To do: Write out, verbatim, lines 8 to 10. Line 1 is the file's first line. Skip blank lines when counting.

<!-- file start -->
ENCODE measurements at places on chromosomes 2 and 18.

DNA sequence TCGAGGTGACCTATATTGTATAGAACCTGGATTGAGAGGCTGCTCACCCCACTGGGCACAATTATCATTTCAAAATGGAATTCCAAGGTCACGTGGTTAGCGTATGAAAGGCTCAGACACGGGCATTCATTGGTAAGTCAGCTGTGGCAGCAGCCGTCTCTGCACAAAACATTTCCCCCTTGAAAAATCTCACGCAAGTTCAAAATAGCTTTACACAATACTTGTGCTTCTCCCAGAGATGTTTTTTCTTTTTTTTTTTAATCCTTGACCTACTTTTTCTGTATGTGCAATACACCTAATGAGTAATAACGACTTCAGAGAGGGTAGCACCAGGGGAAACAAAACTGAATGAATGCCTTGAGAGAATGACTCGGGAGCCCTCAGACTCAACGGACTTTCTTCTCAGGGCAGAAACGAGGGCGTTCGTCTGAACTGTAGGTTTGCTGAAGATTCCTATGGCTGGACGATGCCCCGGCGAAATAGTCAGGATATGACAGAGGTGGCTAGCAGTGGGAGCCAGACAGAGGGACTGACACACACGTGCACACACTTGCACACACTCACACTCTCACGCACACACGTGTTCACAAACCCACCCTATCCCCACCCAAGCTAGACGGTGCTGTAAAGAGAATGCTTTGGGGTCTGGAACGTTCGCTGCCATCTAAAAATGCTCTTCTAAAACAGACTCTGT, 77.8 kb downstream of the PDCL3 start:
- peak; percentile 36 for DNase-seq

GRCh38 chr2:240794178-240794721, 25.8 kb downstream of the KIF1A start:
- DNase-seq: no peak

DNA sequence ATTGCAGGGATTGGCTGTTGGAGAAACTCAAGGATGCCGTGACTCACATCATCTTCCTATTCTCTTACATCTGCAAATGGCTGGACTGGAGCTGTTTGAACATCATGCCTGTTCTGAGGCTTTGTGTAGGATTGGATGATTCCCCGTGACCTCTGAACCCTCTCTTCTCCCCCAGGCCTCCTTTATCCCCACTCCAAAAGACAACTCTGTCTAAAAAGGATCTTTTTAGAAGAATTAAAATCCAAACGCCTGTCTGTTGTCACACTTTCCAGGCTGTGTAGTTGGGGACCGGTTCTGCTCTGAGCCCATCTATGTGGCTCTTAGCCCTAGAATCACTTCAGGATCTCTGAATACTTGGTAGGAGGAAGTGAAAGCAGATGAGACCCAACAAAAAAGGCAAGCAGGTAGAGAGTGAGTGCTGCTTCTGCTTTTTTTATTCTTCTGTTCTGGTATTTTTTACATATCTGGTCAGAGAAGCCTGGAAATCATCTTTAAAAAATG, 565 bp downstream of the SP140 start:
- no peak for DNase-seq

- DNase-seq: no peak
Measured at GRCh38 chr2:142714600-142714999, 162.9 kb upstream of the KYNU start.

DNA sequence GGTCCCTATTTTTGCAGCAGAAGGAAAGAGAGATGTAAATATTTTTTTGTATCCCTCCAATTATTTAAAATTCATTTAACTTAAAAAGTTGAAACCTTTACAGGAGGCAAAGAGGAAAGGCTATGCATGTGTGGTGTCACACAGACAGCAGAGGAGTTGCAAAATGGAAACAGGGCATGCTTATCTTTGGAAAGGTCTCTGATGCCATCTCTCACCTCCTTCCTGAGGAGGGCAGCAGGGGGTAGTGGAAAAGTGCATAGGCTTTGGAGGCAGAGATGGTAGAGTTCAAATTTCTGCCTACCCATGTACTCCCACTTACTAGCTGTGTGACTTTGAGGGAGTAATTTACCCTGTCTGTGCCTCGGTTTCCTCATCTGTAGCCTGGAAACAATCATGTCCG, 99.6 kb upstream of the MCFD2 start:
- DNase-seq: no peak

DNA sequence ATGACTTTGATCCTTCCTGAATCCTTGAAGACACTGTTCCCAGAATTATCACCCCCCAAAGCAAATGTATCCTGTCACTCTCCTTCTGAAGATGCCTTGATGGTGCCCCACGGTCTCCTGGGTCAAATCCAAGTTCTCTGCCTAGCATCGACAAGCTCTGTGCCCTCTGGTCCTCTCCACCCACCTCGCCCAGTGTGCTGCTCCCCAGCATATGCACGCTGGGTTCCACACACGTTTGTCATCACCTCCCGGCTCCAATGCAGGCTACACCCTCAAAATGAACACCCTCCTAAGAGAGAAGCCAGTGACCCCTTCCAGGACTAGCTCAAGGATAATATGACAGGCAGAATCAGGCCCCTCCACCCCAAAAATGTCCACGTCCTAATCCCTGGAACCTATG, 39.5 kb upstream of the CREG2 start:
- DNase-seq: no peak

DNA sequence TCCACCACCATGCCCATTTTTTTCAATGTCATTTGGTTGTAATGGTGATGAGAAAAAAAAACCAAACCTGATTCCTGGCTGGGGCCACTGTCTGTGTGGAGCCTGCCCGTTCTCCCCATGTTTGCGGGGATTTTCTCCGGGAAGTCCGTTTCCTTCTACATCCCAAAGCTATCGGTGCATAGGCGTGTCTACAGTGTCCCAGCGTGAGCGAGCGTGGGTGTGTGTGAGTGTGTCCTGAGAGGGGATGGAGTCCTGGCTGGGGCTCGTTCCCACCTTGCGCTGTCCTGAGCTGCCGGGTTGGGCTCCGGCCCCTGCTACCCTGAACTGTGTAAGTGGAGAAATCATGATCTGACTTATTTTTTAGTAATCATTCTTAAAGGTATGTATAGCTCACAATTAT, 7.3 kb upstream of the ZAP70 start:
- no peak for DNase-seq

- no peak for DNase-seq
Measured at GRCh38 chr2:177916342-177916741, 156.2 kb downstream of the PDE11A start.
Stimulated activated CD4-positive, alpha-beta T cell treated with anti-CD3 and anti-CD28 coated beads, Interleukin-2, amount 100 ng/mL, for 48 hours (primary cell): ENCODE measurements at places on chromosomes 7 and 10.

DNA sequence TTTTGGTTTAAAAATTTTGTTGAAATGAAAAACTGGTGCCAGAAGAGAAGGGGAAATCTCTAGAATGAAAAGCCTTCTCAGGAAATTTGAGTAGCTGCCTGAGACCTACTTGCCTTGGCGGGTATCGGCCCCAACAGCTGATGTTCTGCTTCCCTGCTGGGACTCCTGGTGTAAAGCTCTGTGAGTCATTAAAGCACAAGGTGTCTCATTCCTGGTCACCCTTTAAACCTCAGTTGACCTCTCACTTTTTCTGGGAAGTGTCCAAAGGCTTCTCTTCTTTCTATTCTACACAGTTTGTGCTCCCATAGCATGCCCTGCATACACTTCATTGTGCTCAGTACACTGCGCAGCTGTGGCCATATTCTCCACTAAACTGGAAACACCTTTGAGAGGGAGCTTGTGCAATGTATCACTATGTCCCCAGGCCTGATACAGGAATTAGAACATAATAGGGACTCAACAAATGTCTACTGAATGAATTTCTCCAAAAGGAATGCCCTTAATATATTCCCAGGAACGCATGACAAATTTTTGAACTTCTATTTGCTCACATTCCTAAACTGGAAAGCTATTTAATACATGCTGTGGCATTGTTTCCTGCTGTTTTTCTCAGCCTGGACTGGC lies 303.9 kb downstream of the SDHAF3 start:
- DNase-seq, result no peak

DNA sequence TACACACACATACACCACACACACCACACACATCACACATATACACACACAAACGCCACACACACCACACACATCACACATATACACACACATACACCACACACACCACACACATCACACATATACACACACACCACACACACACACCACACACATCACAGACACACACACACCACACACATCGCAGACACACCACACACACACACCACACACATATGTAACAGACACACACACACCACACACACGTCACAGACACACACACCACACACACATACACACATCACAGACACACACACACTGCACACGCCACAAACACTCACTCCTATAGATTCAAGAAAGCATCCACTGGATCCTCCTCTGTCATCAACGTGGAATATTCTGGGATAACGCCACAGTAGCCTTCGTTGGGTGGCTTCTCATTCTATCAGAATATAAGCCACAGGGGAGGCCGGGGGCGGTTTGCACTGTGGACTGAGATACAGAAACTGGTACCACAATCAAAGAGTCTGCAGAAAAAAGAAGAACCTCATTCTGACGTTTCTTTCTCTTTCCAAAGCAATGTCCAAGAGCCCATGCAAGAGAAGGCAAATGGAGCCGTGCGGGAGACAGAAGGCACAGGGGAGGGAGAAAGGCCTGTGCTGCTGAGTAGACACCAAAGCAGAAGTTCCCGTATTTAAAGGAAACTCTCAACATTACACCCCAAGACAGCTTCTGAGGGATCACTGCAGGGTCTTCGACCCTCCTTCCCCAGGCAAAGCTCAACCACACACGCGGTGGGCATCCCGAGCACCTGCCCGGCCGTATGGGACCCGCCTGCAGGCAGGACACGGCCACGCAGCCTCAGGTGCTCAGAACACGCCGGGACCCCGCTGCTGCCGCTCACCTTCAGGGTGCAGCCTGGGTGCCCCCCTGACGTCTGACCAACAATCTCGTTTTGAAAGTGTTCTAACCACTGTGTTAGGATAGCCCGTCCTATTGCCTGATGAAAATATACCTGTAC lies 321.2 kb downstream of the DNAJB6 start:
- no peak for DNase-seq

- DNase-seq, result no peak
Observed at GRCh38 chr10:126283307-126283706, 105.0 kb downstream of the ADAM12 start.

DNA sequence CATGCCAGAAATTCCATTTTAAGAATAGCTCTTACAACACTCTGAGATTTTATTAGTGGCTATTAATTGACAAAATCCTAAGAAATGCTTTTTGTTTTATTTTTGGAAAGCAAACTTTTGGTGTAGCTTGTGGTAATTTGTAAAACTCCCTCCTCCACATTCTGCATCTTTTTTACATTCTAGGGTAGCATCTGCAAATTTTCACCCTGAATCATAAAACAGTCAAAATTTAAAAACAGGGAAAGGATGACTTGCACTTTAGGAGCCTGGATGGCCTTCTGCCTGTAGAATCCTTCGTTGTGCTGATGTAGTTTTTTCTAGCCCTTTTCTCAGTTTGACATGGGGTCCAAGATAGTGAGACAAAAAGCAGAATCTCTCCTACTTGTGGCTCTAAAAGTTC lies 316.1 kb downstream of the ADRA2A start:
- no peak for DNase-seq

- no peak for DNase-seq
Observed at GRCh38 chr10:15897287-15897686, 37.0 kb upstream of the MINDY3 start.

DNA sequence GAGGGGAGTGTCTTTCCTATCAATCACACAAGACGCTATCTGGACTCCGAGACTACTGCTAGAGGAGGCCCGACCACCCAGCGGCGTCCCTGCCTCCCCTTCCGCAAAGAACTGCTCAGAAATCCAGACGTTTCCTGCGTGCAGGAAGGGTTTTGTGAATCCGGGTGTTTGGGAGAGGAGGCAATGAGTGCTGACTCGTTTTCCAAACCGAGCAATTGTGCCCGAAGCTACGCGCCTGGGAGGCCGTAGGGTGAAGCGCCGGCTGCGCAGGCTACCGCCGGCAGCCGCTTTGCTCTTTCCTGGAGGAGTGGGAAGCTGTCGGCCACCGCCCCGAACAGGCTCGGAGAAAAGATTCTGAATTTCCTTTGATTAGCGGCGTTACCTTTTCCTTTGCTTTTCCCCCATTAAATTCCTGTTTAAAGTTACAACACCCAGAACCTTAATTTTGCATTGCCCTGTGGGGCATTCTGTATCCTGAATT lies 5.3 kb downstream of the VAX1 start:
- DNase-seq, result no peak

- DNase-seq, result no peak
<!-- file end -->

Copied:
- DNase-seq: no peak
Measured at GRCh38 chr2:142714600-142714999, 162.9 kb upstream of the KYNU start.

DNA sequence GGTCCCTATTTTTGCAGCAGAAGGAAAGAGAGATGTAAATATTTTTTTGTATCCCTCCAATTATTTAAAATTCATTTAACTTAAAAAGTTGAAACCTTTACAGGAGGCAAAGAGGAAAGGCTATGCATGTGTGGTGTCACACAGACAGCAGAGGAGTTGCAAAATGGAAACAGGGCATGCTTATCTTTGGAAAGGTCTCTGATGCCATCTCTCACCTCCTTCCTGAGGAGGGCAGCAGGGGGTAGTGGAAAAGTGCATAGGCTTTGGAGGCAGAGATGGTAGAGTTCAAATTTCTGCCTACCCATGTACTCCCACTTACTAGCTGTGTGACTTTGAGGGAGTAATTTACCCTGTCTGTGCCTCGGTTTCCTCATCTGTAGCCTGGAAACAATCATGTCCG, 99.6 kb upstream of the MCFD2 start: